Judas Priest has always known the lure of an unexpected cover, whether it’s a barely recognizable version of Joan Baez folk Diamonds and rustor transform Spooky Tooth’s blues-rock chugger Better with you, better than me in a razor-sharp metallic anthem.
But it was their brilliant update to Fleetwood Mac’s malicious 1970 single. The Green Manalishi (with the two-clawed crown) which crowned Priest the kings of the metallic cover version. The role that the original, Peter Green-led Fleetwood Mac played in the development of what would become heavy metal has never been properly recognized. While they were deeply rooted in the blues, they could turn up the heat when needed – and never more than they did on The Green Manalishi.
By early 1970, Green’s mental health was in a precarious state. His growing inability to cope with success was not helped by his LSD use. The Green Manalishiwith his air of apprehension and paranoia, captures his state of mind.
Green claimed he wrote the song after waking up from a dream-turned-nightmare in which a green dog began barking at him. The dog was dead and, in his dream, Green too.
“When I woke up I found I was writing this song,” he later said. “The next day I went to the park and the words started coming.”
The completed track was a masterclass in slow burn threat. Green and fellow guitarist Danny Kirwan laid down a thick, ominous riff, while sudden bursts of hypnotic drumming from Mick Fleetwood only added to the incipient sense of dread. ‘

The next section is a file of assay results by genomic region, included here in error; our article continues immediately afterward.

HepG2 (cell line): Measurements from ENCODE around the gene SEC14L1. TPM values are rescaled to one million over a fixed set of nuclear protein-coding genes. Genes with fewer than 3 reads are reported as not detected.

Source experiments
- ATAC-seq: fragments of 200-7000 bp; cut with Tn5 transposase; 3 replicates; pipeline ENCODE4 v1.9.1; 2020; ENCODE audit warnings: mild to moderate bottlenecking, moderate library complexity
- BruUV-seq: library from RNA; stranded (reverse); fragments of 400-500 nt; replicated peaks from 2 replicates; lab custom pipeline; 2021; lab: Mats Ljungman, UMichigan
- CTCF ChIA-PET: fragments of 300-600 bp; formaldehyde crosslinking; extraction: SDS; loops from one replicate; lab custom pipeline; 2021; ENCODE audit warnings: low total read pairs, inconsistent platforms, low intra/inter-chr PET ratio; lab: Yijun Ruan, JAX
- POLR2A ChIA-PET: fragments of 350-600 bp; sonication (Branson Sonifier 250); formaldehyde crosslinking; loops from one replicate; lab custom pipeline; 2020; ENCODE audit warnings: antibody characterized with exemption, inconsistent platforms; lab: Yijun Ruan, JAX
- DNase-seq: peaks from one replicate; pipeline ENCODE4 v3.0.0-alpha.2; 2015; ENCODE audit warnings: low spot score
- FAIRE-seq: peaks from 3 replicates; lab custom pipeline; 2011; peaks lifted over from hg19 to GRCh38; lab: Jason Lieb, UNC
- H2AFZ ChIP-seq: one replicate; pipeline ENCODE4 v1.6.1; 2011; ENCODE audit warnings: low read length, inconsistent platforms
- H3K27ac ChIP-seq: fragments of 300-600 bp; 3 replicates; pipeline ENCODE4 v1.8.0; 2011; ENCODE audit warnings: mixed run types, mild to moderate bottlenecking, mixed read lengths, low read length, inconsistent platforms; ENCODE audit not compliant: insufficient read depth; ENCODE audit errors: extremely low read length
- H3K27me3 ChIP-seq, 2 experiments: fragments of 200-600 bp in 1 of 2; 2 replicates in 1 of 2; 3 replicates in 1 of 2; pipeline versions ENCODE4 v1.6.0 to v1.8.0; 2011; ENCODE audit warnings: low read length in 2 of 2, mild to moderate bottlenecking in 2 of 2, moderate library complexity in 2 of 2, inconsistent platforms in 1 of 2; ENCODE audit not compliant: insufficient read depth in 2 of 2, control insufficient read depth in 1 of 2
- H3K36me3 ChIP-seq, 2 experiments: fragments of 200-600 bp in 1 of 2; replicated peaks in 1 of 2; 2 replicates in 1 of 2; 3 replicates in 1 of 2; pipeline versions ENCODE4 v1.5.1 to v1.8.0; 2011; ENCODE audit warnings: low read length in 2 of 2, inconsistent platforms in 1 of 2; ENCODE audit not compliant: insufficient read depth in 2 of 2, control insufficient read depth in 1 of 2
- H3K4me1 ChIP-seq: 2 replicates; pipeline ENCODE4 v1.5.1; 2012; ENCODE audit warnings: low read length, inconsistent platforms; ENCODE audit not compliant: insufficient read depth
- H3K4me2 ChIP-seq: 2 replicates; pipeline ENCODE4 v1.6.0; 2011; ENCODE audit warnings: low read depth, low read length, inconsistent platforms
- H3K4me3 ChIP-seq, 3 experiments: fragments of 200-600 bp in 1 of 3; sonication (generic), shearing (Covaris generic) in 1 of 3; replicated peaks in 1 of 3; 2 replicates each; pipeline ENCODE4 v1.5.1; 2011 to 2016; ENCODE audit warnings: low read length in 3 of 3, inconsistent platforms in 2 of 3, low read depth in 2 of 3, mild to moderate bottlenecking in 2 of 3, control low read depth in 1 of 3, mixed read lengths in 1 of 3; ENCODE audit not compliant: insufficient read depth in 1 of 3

“Don’t come crawling, making me do things I don’t wanna do“, sang Green, who later insisted that the Green Manalishi of the title was the devil-embodied form of a wad of cash. His disillusionment with the life he led was such that at the By the time the song was released as a single that summer of 1970, he had already left the group he had formed three years earlier.
Ironically, Judas Priest’s cover of this post-British blues boom monument was not originally included in the original 1978 UK edition. Killing machine, their fifth album. Instead, he bowed out on the American edition, published with the title Hell Bent for Leather. But that was the version of the song on Priest’s 1979 live album. Unleashed in the East which re-established the song as a 70s metal classic, though not everyone who heard it realized it was a cover.
Priest didn’t so much change the structure of the song as he inflated it. Where Peter Green sounded genuinely scared, Rob Halford delivered the lyrics with a glint in his eye – it was menacing, but it was a playful threat. And the interplay between KK Downing’s twin steel guitars and Glenn Tipton replaced the original’s off-putting power with turbocharged energy.
Sonics aside, there’s not much to separate the Mac and Priest versions in terms of greatness – they’re both great in different ways. But as Rob Halford pointed out in 2017, that was never the goal. “A good song will take any kind of interpretation,” he said. “You can take it and do anything with it.”